As you may have heard, Bengali women are occasionally referred to as tigresses. This may be because of our relative proximity to the Royal Bengal big-cats desperately clinging to existence in the Sunderbans, but I suspect it is rather more because of our famed temper and tongue. Bengalis may be patriarchal to their driest bones, but their women are a far cry from the standard-issue third-world stereotype — veiled, quiet and submissive.
So, last Saturday, out in the scorching sun visiting my tailor, my foot caught a wooden stool left on the footpath by street vendors. I stumbled magnificently. Upbringing kicked in at the same time as pain, however, and I fulsomely apologised to the vendor for having hurt my foot on his carelessly-strewn property.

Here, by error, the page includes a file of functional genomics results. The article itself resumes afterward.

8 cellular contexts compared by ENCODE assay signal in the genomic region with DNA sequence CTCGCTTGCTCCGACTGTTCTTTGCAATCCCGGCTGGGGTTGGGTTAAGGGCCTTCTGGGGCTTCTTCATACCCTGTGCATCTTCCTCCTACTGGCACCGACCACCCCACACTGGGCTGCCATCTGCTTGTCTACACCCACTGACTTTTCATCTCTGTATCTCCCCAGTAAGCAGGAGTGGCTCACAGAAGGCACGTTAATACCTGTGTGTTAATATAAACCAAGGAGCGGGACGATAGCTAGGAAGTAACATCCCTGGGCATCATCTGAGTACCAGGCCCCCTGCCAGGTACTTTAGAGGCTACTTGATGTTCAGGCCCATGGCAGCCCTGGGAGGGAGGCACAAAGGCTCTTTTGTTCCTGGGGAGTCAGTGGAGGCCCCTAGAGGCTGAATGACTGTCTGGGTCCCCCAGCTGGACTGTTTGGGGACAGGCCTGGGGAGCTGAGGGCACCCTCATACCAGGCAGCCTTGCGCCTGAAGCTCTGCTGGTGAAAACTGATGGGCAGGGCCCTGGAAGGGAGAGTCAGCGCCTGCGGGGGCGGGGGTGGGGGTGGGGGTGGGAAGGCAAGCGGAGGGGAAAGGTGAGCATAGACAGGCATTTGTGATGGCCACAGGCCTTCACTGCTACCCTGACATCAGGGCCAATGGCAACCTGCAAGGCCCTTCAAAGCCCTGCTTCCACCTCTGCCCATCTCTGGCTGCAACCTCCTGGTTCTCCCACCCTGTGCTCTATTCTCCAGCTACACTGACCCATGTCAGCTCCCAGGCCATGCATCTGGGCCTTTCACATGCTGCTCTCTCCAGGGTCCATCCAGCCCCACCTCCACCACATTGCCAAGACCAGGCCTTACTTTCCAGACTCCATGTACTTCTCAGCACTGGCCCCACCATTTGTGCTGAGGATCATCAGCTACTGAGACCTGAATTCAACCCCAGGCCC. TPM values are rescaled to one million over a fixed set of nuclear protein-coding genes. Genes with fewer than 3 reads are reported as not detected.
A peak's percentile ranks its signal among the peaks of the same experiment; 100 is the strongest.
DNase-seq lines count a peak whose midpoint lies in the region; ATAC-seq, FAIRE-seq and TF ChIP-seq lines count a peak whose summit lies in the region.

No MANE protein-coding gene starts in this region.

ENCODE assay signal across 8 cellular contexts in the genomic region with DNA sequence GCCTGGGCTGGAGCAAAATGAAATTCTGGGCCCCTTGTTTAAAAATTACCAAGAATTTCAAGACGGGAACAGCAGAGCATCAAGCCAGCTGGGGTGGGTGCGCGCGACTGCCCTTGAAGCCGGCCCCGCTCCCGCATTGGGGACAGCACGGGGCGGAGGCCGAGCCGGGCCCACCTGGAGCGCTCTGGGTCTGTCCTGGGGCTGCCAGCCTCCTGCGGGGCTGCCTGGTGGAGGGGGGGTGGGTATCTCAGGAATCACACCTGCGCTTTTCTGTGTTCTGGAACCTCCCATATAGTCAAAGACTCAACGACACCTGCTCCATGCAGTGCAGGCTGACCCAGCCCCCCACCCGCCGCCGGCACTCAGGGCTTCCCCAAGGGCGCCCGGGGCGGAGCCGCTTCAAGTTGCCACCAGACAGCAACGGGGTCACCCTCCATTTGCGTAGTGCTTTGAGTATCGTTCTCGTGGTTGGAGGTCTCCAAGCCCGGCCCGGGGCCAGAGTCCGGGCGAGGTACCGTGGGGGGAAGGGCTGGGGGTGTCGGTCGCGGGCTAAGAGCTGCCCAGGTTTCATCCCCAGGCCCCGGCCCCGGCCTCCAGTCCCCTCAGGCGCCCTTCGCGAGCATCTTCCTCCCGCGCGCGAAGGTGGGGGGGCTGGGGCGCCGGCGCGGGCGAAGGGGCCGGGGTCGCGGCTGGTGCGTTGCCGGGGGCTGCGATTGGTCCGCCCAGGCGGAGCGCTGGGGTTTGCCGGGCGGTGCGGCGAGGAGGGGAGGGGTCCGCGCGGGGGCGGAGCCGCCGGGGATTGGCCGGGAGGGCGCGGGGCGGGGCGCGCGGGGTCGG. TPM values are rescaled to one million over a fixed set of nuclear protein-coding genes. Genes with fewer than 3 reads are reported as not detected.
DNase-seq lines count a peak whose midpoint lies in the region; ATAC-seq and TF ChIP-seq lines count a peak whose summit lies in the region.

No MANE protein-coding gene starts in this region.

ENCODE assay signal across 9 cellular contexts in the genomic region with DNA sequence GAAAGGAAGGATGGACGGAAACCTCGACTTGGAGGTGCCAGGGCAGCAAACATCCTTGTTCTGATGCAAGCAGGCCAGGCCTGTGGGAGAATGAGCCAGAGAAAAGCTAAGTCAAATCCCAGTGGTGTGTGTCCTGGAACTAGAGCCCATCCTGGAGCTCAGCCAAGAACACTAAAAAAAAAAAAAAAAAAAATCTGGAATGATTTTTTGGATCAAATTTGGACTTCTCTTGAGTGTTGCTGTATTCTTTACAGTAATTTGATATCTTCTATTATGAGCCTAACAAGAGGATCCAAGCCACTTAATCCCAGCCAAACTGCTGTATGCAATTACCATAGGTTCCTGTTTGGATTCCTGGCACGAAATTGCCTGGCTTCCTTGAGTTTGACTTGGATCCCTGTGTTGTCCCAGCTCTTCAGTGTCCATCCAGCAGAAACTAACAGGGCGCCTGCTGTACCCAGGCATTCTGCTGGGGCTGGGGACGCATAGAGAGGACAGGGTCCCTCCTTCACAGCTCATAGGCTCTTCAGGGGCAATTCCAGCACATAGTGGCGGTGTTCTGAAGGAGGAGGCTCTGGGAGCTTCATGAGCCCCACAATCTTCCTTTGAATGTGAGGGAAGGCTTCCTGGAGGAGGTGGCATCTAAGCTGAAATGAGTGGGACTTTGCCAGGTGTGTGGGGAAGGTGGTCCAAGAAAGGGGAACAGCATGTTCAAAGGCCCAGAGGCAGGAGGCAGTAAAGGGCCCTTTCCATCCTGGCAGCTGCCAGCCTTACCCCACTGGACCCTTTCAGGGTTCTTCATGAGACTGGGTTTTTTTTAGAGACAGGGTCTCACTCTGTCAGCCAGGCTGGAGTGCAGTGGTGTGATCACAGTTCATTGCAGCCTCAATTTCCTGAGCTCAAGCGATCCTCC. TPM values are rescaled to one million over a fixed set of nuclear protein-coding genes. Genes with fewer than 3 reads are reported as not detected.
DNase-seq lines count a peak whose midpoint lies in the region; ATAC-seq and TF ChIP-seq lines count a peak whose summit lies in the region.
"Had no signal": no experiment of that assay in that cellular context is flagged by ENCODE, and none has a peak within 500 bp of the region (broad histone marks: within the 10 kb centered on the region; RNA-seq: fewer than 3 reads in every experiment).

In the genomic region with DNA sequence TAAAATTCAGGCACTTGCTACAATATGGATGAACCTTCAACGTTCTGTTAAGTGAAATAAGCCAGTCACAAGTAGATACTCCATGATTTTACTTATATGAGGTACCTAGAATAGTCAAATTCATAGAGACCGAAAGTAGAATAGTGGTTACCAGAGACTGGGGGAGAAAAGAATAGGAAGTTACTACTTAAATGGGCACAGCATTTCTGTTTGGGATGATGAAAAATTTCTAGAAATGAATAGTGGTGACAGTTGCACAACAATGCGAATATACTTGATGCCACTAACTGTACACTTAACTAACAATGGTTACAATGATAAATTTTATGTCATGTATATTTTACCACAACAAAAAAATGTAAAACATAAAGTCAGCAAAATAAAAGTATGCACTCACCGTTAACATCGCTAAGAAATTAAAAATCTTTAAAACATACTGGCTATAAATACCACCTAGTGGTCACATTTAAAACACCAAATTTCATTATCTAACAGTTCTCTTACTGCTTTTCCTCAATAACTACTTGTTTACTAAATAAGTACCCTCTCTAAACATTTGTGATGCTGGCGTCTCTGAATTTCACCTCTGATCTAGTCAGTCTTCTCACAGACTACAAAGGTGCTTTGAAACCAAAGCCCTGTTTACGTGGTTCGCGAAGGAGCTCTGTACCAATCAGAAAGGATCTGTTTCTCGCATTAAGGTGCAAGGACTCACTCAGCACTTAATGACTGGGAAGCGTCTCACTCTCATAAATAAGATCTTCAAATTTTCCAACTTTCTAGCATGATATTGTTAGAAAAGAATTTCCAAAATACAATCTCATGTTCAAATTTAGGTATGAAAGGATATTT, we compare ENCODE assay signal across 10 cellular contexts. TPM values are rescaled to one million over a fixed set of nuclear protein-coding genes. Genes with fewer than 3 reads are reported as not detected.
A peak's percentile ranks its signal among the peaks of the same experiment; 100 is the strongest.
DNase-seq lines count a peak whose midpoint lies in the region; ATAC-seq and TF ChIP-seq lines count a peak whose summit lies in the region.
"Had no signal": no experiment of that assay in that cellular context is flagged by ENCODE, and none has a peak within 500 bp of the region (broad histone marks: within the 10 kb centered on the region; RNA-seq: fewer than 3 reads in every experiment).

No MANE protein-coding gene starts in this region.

The vendor took the apology a little too literally. He and his five nearest neighbours promptly surrounded me, and began ripping me to pieces, asking me to shut my mouth and watch where I went. Opinions about fancy airheads who thought they owned the world were floated, and two male customers informed the vendors that they were too lenient with such uppity females.
This, as you can imagine, left me with only one course of sensible action. I picked up the stool, walked till I came to a gap between vendors, and smashed it on the ground. It broke into four unequal pieces. Then I sauntered calmly down the length of the footpath, to a flatteringly astonished silence.
What can I say, I have a temper. Everything you’ve heard about Bengali tigresses are occasionally true.